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Assaf_HSaturday 19th of March 2005 11:42:54 PM
eu/ma/mi/mie/imi - What's the difference between eu/ma/mi/mie/imi?

If someone could please explain the differences, and perhaps add some examples of how to conjugate them in a sentence, I would be most obliged.

(Same goes for tu/tie/iti/...)

Multumesc :)

Jeremy87Sunday 20th of March 2005 07:41:30 AM
- heh, this can get a little confusing at times.. lol I know it did for me when I first started, but I'll try to explain as best as I can.

In a language there is something called 'noun cases'. Each of these noun cases specifies whether it's the subject, the object, or indirect, object, etc. There are 5 different cases in Romanian. We're just gonna talk about the 2 main confusing ones and the basic noun case.

Nominative: Eu, Tu, El, Ea, Noi, Voi, Ei, Ele
English: I, You, He, She, We, You (formal/plural), They (masc), They (fem)

Nominative is the main subject of the sentence basically.. Eu merg la magazin - I am going to the store.

Accusative: Mine, Tine, El, Ea, Noi, Voi, Ei, Ele
Unstressed forms: Mă, te, îl, o, ne, vă, îi, le
English: Me, You, Him, Her, Us, You (formal/plural, Them (masc), Them (fem)

Accusative basically describes the object that you're doing the verb to. e.g: Eu te văd. - I see you
le văd la fereastră - I see them by the window.

The unstressed forms precedes the verb. In imperative form of verbs, it comes after in a contraction "aşteaptă-mă!" - Wait for me!

The full stressed forms (mine, tine, etc) are always used after a preposition (pe - on, în - in, pentru - for, la - at/to, lângă - next to, cu - with, fără - without, aproape - near, departe - far).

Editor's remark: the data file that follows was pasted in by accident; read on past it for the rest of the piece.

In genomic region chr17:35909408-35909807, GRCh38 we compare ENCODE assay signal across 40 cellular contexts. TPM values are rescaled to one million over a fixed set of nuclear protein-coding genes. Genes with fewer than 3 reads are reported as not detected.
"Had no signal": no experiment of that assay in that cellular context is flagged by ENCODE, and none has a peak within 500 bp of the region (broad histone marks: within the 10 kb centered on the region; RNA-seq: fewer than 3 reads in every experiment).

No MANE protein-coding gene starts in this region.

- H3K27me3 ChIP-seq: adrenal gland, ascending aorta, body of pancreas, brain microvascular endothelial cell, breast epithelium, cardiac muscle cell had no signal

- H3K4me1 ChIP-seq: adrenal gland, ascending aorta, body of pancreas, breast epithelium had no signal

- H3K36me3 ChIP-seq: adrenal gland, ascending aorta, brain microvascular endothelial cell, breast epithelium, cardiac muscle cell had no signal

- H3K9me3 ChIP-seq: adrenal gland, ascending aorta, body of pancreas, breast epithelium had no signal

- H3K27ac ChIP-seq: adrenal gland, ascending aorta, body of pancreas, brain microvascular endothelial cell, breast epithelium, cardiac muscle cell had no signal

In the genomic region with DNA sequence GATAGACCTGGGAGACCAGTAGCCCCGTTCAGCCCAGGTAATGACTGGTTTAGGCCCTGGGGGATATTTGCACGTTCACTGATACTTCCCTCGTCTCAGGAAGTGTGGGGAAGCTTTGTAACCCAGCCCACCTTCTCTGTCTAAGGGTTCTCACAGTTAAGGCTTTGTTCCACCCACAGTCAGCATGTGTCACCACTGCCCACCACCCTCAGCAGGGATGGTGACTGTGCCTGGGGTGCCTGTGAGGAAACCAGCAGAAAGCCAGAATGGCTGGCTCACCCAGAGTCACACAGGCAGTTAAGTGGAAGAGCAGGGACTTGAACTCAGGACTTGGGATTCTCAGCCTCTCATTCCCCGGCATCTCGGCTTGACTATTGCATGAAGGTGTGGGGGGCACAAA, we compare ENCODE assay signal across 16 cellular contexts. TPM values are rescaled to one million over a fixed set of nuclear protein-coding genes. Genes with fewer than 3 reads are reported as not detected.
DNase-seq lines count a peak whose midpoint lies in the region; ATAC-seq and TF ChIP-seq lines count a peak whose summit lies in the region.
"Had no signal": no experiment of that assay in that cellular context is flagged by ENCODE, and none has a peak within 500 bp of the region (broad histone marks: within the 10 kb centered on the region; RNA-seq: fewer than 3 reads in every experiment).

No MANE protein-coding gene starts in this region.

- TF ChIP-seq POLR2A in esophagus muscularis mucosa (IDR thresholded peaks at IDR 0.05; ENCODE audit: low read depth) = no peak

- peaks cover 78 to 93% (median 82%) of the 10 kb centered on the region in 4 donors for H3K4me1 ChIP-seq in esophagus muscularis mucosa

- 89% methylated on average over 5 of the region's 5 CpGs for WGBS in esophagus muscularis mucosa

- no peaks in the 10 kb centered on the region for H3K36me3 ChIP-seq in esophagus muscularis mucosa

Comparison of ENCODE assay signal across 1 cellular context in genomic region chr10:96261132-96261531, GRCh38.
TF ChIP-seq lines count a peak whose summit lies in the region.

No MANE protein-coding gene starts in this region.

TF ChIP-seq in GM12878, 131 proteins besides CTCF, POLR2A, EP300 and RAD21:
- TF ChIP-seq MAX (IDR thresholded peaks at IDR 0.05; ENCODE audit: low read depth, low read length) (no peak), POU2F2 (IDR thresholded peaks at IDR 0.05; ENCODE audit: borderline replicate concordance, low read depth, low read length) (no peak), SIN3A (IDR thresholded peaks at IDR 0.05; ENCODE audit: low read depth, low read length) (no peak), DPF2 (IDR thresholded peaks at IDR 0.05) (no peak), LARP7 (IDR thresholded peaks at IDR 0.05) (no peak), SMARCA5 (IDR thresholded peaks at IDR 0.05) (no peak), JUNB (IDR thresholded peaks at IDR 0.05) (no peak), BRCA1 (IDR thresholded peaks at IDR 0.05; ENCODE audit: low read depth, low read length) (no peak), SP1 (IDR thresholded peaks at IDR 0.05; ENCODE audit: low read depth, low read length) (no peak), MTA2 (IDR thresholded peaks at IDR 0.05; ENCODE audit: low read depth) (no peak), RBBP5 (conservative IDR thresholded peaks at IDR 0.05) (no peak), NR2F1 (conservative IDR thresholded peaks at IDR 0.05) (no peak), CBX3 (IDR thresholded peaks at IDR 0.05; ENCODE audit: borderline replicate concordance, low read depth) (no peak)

Mergi fără mine?? - Are you going without me??
trebuie să vorbesc cu tine - I need to speak with you

Just an extra note.. There isn't a definite article word after a preposition, unless you use the instrumental (what you use to do whatever)

"Plec cu trenul" - I'm leaving by train
"Mănânc cu lingura" - I'm eating with the spoon.

Now the dative is the confusing one.. It's also called the indirect object. It has to do with giving someone something. Give, tell, explain, bring, offer, and send are examples of verbs that are used in the dative.

Dative: Mie, Ţie, Lui, Ei, Nouă, Vouă, Lor
Unstressed: 2000mi, 2000ţi, 2000i, Ne, Vă, Le
English: To/for me, To/for you, To/for him, To/for her, To/for us, To/for you (formal/plural), To/for them (masc/fem)

You notice the unstressed dative for him/her is the same. You'll get used to it.

The object you're giving, bringing, sending, etc. is the direct object since you're performing the action on that certain thing. In bold will be the accusative, italics will be the dative.

îmi aduce Mariana cartea - Mariana is bringing me the book
îţi trimit o scrisoară - I'm sending you a letter.

The stressed forms are used independently or for more emphasis.

îmi aduce Mariana cartea.
Ţie? îmi aduce Mariana cartea mie, nu ţie!
Mariana is bringing me the book.
To you? Mariana is bringing the book to me, not you!

Anyways, That's all I can say right now. I'm sure I made a few mistakes maybe here or there. I hope I cleared it up a little bit, lol. Some people can add on if they want.
La PluieWednesday 23rd of March 2005 01:20:42 AM
Mulţumesc! - Thanks a ton for that, Jeremy. This certainly isn't looking much easier than Russian. I will have to make some tests for myself over this stuff... And since you mentioned prepositions, here is my test over prepositions if anyone is interested... :D